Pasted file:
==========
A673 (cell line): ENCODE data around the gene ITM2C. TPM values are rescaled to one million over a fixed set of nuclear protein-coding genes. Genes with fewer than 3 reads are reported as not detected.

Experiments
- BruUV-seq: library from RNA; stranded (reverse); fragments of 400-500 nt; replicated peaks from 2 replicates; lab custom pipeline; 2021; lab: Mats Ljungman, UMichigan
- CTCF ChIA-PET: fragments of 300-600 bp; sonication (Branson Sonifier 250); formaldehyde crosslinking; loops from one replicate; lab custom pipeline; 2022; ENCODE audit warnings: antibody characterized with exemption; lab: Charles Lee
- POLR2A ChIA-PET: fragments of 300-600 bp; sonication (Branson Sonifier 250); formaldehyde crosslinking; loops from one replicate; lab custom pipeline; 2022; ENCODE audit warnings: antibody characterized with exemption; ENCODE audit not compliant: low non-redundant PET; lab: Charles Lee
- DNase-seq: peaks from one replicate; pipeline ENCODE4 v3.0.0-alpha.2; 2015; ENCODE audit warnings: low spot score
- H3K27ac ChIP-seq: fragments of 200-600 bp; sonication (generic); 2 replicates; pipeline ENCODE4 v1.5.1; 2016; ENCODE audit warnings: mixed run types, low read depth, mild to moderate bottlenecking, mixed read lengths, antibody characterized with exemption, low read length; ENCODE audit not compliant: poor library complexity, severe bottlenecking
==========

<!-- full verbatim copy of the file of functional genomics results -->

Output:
A673 (cell line): ENCODE data around the gene ITM2C. TPM values are rescaled to one million over a fixed set of nuclear protein-coding genes. Genes with fewer than 3 reads are reported as not detected.

Experiments
- BruUV-seq: library from RNA; stranded (reverse); fragments of 400-500 nt; replicated peaks from 2 replicates; lab custom pipeline; 2021; lab: Mats Ljungman, UMichigan
- CTCF ChIA-PET: fragments of 300-600 bp; sonication (Branson Sonifier 250); formaldehyde crosslinking; loops from one replicate; lab custom pipeline; 2022; ENCODE audit warnings: antibody characterized with exemption; lab: Charles Lee
- POLR2A ChIA-PET: fragments of 300-600 bp; sonication (Branson Sonifier 250); formaldehyde crosslinking; loops from one replicate; lab custom pipeline; 2022; ENCODE audit warnings: antibody characterized with exemption; ENCODE audit not compliant: low non-redundant PET; lab: Charles Lee
- DNase-seq: peaks from one replicate; pipeline ENCODE4 v3.0.0-alpha.2; 2015; ENCODE audit warnings: low spot score
- H3K27ac ChIP-seq: fragments of 200-600 bp; sonication (generic); 2 replicates; pipeline ENCODE4 v1.5.1; 2016; ENCODE audit warnings: mixed run types, low read depth, mild to moderate bottlenecking, mixed read lengths, antibody characterized with exemption, low read length; ENCODE audit not compliant: poor library complexity, severe bottlenecking